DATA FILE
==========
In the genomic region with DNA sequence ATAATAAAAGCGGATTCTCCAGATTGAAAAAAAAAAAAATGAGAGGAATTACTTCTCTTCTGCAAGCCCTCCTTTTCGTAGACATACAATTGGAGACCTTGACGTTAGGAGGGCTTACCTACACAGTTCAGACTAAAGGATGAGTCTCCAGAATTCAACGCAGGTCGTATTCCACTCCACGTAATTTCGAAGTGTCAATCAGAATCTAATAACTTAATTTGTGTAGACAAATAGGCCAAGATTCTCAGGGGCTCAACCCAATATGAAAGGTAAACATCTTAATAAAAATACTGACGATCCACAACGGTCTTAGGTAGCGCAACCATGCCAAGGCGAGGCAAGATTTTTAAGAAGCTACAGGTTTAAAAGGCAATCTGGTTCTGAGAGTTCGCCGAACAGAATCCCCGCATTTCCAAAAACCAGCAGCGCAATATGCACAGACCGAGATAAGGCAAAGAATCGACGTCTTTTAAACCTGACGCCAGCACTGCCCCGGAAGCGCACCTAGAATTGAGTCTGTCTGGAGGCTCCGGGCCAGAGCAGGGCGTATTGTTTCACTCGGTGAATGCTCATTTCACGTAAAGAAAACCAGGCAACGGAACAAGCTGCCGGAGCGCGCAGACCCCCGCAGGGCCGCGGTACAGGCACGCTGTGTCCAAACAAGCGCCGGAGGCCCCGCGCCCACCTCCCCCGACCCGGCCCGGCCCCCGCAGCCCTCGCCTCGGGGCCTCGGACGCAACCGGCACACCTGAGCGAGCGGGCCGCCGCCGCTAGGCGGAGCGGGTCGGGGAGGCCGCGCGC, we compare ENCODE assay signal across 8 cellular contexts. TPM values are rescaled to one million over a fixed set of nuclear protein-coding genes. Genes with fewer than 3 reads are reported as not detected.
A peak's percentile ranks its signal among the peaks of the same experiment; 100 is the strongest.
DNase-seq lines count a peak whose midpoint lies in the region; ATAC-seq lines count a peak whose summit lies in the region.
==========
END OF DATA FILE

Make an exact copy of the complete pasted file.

In the genomic region with DNA sequence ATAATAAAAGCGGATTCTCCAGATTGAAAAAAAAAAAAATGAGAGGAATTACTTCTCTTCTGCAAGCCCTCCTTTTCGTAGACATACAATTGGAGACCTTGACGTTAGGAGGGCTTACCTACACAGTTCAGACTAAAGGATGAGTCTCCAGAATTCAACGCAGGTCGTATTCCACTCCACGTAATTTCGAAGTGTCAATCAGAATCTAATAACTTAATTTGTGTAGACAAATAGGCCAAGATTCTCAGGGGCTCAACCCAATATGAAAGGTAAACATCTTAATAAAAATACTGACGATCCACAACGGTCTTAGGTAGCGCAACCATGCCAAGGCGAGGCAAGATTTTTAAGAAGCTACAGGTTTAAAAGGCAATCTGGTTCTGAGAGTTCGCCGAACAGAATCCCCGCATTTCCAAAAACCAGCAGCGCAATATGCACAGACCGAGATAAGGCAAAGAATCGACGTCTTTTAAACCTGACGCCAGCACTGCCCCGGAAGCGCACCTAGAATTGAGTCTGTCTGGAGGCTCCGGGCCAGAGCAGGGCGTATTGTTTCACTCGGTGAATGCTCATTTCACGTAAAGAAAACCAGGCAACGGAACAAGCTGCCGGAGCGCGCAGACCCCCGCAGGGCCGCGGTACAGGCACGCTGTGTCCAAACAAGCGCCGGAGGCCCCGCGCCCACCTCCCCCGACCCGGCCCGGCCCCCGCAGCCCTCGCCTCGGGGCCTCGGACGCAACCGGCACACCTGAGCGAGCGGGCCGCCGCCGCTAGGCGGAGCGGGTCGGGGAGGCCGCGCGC, we compare ENCODE assay signal across 8 cellular contexts. TPM values are rescaled to one million over a fixed set of nuclear protein-coding genes. Genes with fewer than 3 reads are reported as not detected.
A peak's percentile ranks its signal among the peaks of the same experiment; 100 is the strongest.
DNase-seq lines count a peak whose midpoint lies in the region; ATAC-seq lines count a peak whose summit lies in the region.